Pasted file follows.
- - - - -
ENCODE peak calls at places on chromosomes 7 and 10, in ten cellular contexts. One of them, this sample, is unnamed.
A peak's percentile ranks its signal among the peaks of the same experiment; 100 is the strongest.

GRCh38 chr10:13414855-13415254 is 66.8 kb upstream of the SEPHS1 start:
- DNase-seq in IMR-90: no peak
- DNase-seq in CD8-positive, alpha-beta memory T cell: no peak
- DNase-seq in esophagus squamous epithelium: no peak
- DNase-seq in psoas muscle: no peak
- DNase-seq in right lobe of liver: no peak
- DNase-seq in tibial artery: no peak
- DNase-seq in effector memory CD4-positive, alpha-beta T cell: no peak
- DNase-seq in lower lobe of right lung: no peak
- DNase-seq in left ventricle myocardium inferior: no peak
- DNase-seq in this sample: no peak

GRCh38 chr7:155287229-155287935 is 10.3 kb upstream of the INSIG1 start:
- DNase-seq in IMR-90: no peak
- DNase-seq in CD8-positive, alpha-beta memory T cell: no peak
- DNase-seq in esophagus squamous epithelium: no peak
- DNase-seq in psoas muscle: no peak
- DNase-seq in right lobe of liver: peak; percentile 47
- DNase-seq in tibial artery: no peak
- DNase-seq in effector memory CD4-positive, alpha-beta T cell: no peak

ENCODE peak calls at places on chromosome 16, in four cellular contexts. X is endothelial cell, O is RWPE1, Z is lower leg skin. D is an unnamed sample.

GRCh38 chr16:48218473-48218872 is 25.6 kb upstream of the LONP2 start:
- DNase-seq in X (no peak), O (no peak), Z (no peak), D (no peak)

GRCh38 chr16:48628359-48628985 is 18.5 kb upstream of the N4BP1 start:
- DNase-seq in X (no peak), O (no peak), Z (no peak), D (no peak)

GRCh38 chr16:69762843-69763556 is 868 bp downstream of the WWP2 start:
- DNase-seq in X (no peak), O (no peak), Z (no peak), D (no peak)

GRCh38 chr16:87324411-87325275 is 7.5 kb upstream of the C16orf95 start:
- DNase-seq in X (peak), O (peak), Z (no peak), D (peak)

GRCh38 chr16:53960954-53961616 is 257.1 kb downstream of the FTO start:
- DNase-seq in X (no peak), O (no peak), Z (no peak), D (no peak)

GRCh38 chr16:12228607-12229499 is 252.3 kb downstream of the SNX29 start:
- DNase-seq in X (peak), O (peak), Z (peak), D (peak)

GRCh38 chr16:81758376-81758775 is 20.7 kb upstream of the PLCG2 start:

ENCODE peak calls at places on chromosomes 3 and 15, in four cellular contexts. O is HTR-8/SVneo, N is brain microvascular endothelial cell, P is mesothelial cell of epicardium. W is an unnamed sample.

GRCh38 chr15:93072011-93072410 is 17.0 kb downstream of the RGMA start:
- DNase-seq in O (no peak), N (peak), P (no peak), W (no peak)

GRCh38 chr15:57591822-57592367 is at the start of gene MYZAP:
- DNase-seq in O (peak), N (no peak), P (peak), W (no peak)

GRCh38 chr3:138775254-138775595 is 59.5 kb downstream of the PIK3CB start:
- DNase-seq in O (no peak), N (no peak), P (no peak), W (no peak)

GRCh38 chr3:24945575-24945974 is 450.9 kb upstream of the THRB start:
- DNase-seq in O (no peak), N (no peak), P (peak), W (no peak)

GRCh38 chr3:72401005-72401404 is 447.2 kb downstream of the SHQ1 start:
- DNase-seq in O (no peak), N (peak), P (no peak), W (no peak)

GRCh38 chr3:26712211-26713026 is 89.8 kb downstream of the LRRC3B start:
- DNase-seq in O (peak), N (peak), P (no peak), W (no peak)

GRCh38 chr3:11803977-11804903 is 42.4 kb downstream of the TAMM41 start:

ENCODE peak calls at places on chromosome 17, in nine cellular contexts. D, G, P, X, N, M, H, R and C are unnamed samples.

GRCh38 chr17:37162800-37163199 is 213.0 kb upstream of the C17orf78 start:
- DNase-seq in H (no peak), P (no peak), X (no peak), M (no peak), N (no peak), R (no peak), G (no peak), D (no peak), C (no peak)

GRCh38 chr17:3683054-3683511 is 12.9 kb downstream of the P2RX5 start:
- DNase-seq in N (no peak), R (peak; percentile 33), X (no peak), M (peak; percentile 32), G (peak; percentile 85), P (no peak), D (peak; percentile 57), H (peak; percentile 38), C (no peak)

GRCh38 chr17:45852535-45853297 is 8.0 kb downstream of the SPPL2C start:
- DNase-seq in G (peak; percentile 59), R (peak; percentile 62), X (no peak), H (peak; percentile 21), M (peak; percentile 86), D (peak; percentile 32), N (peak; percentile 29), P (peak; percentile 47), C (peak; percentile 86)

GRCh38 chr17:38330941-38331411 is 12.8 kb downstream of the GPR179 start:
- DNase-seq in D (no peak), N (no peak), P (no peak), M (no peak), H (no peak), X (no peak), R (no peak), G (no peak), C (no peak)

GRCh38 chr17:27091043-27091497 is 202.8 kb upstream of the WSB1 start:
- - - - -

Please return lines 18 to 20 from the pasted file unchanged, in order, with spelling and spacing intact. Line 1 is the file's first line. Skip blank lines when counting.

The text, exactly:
- DNase-seq in psoas muscle: no peak
- DNase-seq in right lobe of liver: peak; percentile 47
- DNase-seq in tibial artery: no peak